FGB: What do you do when you’re not working?

ED: I think this is where I'm supposed to talk about all of the amazing volunteering I do, social functions I attend and hobbies I have which often makes people like me feel like my weekends are a total waste of space. So I'll get real on this one...

When I'm not working, I'm sometimes thinking through work challenges that I don't have the time to focus on when I'm at the office. Or just having general anxiety about how I don't have enough time to do everything I'd like to do.

On a less serious note, I enjoy watching Antiques Roadshow (true story: I won't make social plans on Monday nights because they interfere with my ability to watch America's best British knock off). On the weekends, I'm usually running errands, spending time with my husband and trying to keep our small, Brooklyn apartment reasonably organized.

Lightning Round

FGB: What is your karaoke song?

ED: I have a physical reaction to the idea of karaoke. We had a surprise birthday party for our CTO last year and went out for karaoke, where I spent the first solid 45 minutes drinking wine, physically uncomfortable. Everyone thought it was hysterical.

FGB: What is your favorite movie?

ED: The Beach, circa 2000. I was lucky enough to visit the actual beach where the movie was filmed, Hat Maya in Thailand in 2015, which was a true dream realized (15 years in the making!)

FGB: What book would you bring with you on a desert island?

ED: Can I bring a lifetime supply of National Geographics instead?

FGB: What is your shopping vice? What would you buy if you won the lottery?

ED: I have a soft spot for luxury purses but I almost always sell one of mine if I want to purchase a new one. I strongly believe in quality over quantity so you'll only find a few purses in my apartment at any given time.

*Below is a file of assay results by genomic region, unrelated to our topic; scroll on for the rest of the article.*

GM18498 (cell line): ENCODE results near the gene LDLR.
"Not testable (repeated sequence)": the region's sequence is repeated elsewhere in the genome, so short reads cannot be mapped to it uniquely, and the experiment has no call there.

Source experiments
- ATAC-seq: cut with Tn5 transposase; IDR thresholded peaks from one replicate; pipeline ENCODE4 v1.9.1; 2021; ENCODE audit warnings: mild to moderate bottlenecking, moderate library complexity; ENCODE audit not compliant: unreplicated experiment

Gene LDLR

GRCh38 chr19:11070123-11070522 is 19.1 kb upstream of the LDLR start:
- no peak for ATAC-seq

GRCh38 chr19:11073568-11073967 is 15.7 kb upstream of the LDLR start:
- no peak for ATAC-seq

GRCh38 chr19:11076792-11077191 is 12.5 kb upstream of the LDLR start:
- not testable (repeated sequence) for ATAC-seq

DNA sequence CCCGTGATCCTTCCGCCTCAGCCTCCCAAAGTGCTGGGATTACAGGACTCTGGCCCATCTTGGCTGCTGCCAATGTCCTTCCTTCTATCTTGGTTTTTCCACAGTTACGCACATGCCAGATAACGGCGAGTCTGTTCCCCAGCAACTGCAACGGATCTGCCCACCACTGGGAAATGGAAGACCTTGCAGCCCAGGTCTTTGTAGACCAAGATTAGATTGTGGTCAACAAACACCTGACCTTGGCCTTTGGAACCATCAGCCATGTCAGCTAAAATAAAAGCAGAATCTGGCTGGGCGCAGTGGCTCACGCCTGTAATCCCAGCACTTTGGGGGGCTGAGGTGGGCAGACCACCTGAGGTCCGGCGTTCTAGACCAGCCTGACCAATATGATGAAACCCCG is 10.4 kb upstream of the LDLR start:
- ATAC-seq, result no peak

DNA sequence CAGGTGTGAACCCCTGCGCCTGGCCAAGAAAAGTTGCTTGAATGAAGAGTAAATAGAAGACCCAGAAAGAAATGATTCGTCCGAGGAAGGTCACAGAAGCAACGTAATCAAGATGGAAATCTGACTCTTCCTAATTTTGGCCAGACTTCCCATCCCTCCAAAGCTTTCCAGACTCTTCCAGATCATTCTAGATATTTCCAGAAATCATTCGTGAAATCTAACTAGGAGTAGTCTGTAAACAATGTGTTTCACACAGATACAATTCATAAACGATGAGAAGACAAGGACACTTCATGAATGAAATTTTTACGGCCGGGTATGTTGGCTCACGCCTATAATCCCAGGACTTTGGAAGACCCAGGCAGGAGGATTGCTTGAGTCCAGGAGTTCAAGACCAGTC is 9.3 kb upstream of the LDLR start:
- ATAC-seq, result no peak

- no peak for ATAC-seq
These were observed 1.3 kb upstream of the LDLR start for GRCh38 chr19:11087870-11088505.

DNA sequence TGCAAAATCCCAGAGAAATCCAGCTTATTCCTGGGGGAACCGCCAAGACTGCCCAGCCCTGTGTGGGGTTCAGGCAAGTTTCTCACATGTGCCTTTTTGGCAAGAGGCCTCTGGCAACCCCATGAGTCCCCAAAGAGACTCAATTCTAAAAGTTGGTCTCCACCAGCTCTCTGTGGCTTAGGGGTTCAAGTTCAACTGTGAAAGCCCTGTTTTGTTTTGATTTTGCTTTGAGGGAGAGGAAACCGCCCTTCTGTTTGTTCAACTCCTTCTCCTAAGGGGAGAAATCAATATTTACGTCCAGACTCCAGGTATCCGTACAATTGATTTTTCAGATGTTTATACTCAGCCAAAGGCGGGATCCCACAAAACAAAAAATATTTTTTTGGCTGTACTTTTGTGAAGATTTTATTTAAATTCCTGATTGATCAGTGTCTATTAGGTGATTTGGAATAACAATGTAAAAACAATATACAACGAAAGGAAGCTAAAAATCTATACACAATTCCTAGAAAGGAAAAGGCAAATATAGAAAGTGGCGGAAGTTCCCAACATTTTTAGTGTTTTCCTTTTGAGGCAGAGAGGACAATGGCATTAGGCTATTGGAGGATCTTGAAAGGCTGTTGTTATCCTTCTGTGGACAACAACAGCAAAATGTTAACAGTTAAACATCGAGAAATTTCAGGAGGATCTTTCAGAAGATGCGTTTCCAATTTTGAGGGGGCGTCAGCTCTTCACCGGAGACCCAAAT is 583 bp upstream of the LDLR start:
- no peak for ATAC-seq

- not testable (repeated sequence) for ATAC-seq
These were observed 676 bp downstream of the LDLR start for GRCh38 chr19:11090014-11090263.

I don't play the lottery but if there was some weird windfall that happened, the first thing I'd acquire is the advice of a brilliant financial advisor.

FGB: What is the #1 career tip you'd like to share with other women who want to have successful careers like you?

ED: We all need to start our careers somewhere. I once had a part time job in college where I had to stuff thousands of envelopes. It was physically painful, mind numbing and awful, but I did it with enthusiasm (mostly faked) and precision. That led to more responsibility and inevitably a sweet gig. If you learn how to make the best copies, schedule meetings the most effectively, run the best errands--whatever it may be, and continue to learn, grow and push yourself, you will become a more valuable employee.

FGB: Why do you love where you work?

ED: I work with leaders I trust and a team that genuinely believes in the mission behind Meetup. Even on the most trying of days, I know that our platform enables people to make their lives better.

Fairygodboss

Fairygodboss is all about women helping other women. So each week, we celebrate a woman who makes a difference in other women’s careers. Is there a woman who has made a difference in your career? Celebrate and thank her by nominating her here.